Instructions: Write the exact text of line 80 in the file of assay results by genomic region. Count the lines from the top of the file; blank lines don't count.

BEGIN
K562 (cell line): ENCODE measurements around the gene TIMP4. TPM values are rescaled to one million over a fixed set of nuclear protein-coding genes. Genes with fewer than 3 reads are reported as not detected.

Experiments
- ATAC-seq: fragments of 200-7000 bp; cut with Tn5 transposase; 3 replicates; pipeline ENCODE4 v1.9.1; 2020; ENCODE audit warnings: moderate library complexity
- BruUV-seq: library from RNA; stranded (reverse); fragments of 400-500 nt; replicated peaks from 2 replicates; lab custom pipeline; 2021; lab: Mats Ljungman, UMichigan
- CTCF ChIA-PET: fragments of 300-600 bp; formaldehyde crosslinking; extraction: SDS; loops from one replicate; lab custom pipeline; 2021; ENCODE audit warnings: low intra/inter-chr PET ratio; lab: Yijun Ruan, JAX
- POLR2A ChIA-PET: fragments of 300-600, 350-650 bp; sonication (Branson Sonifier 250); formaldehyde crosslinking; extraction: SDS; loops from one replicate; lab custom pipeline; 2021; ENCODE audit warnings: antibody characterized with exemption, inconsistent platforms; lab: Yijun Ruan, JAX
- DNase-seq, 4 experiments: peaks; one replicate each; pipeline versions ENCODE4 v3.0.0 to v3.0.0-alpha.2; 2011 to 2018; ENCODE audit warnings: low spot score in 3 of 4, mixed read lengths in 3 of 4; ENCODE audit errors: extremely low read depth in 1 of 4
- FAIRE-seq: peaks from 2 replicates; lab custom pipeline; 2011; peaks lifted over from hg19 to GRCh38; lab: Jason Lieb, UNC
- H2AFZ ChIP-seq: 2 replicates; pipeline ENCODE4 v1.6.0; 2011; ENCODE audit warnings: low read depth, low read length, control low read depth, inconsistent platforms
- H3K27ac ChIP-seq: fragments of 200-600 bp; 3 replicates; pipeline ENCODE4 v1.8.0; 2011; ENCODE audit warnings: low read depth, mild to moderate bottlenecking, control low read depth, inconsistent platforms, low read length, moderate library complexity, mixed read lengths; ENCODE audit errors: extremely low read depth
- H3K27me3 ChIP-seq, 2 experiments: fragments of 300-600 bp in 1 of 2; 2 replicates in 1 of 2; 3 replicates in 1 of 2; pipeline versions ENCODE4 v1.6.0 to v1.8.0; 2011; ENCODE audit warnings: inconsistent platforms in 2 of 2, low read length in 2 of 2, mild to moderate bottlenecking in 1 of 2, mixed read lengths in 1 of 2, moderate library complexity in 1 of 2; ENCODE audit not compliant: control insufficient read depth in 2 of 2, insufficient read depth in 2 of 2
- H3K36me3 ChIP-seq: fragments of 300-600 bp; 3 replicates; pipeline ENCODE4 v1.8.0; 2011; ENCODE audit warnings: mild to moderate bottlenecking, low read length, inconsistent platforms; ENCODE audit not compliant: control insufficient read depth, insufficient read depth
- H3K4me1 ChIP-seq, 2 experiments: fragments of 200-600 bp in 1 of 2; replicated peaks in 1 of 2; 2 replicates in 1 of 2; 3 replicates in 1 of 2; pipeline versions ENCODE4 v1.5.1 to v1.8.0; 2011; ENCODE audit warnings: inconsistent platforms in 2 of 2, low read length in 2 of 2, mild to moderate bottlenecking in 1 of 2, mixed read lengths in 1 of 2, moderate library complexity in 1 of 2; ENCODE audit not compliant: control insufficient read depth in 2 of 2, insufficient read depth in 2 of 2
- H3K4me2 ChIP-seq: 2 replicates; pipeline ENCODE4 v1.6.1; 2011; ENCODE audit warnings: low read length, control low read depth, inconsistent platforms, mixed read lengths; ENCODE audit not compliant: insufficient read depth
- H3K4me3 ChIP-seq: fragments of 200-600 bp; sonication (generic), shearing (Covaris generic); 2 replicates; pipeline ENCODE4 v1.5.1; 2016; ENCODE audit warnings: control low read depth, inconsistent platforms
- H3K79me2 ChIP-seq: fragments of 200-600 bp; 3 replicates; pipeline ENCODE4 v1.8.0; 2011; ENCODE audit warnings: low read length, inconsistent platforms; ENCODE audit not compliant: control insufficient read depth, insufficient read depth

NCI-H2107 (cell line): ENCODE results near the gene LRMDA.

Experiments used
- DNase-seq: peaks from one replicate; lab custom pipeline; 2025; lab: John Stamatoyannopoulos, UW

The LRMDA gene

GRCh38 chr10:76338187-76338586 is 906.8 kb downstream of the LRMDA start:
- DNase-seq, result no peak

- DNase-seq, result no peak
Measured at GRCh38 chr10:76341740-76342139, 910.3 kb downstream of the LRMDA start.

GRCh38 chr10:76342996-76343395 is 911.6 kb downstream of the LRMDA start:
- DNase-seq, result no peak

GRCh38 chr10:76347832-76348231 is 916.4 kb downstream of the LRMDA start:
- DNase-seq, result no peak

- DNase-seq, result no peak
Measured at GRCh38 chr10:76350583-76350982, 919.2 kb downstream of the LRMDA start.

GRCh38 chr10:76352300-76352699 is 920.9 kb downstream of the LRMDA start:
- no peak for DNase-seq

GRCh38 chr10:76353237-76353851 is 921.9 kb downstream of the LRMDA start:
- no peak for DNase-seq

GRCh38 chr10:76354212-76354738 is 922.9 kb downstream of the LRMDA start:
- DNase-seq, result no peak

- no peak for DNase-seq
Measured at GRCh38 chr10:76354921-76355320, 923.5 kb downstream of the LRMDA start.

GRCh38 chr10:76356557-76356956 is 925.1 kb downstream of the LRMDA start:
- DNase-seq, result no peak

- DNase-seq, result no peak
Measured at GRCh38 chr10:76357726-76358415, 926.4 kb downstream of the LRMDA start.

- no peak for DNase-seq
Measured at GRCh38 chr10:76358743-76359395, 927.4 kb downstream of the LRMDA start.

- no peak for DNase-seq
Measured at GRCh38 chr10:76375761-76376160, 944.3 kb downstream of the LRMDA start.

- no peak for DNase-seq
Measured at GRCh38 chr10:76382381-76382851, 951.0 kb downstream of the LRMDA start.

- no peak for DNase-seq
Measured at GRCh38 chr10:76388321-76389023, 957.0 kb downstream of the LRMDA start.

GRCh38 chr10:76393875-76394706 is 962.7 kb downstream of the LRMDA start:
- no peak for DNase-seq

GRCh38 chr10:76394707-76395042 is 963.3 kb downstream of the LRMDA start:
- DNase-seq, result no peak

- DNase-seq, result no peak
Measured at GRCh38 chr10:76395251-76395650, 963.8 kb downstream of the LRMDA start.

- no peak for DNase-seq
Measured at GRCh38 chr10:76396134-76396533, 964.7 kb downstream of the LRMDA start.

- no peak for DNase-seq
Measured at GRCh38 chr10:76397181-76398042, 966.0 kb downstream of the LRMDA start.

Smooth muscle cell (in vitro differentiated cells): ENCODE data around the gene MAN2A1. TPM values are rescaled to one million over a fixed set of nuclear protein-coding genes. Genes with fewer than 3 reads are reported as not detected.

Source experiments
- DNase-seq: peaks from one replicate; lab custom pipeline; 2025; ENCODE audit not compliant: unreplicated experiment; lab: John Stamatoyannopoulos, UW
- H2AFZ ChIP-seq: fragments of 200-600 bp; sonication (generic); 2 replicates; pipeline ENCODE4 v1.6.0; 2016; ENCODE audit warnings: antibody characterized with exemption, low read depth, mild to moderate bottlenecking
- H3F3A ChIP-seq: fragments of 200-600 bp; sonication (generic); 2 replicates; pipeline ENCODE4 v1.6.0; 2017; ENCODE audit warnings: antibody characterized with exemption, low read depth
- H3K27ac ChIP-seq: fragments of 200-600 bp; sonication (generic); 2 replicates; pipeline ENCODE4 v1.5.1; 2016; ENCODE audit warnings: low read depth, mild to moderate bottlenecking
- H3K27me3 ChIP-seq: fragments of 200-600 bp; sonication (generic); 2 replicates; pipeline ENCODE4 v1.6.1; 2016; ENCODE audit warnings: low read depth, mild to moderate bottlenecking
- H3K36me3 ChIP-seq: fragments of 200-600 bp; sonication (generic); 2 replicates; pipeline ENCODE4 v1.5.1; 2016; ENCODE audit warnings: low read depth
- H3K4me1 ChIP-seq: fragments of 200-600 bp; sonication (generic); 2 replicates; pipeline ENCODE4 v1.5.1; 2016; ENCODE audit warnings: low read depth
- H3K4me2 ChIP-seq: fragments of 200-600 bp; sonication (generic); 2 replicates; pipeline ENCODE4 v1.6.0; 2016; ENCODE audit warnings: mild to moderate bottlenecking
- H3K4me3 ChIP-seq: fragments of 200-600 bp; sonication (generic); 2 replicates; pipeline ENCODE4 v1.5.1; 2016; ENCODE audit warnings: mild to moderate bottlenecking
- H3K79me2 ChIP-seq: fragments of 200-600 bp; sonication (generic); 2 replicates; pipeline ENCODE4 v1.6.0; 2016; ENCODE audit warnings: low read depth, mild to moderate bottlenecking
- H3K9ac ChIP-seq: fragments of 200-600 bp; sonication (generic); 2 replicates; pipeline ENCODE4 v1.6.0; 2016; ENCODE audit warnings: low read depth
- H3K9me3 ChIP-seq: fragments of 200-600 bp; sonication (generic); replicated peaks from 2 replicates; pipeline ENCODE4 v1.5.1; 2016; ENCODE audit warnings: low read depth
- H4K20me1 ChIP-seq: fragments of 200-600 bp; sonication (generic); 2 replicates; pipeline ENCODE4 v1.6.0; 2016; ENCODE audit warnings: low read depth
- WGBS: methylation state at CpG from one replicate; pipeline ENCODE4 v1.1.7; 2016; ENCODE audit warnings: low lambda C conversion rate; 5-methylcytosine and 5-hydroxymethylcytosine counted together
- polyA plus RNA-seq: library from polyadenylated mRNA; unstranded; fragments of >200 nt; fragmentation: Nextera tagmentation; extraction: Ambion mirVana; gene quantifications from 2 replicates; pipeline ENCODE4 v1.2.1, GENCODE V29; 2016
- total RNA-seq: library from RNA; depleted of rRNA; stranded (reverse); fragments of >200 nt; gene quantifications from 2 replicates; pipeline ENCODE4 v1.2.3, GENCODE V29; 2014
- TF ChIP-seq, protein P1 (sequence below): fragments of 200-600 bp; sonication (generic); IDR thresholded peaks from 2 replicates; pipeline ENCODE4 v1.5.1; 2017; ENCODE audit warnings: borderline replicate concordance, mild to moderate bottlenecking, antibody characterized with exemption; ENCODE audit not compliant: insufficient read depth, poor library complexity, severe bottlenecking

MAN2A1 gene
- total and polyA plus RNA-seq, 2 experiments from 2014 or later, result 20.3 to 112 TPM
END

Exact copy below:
MAN2A1 gene